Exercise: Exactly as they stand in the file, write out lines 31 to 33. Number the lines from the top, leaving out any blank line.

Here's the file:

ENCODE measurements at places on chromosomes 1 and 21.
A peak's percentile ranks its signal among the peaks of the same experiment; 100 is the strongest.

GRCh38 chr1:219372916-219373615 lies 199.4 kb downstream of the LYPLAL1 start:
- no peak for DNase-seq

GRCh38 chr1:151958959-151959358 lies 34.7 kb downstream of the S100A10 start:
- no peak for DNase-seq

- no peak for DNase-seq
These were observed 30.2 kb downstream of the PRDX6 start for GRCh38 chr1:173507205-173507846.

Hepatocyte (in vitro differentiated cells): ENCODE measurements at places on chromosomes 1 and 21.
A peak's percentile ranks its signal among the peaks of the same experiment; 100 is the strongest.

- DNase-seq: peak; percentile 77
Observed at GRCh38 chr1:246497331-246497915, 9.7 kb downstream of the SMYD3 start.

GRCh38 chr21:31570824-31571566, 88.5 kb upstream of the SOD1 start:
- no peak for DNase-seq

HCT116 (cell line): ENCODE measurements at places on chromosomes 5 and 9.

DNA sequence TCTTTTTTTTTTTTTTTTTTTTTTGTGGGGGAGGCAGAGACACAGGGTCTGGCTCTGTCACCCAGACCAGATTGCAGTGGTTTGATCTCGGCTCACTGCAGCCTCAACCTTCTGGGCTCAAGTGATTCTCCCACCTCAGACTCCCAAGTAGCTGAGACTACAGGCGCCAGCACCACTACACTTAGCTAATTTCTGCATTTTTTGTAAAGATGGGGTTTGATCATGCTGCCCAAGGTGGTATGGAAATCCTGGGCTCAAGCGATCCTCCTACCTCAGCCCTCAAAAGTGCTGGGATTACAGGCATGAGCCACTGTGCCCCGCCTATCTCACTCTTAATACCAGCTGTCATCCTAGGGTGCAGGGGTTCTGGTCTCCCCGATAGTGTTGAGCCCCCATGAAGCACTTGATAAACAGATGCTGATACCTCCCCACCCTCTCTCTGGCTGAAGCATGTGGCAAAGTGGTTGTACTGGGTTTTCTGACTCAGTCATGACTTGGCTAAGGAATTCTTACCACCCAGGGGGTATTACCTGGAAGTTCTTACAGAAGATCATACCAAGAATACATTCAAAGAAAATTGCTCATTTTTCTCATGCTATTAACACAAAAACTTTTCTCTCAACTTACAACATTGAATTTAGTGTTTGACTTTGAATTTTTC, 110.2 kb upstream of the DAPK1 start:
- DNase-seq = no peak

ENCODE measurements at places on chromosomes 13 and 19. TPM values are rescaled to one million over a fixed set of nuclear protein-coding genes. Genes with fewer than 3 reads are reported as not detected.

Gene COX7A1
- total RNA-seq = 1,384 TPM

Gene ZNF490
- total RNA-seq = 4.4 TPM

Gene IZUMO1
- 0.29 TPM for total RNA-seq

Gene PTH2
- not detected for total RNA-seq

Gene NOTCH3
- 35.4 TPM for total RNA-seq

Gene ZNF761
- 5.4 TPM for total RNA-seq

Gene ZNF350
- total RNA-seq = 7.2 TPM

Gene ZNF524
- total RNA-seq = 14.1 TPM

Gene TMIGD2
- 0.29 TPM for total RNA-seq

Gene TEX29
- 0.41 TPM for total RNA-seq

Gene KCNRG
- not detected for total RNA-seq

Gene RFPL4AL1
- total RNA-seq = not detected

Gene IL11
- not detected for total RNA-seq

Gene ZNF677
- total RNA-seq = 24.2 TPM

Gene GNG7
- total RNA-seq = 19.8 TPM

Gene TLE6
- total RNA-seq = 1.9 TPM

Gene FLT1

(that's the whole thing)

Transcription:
Gene ZNF350
- total RNA-seq = 7.2 TPM

Gene ZNF524